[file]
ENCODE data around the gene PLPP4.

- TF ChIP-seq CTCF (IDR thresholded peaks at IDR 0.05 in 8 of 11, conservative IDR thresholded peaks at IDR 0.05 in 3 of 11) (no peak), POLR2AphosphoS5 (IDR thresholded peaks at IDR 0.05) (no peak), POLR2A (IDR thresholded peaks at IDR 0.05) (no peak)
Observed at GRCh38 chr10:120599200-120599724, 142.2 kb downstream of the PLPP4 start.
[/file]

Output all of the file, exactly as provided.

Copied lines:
ENCODE data around the gene PLPP4.

- TF ChIP-seq CTCF (IDR thresholded peaks at IDR 0.05 in 8 of 11, conservative IDR thresholded peaks at IDR 0.05 in 3 of 11) (no peak), POLR2AphosphoS5 (IDR thresholded peaks at IDR 0.05) (no peak), POLR2A (IDR thresholded peaks at IDR 0.05) (no peak)
Observed at GRCh38 chr10:120599200-120599724, 142.2 kb downstream of the PLPP4 start.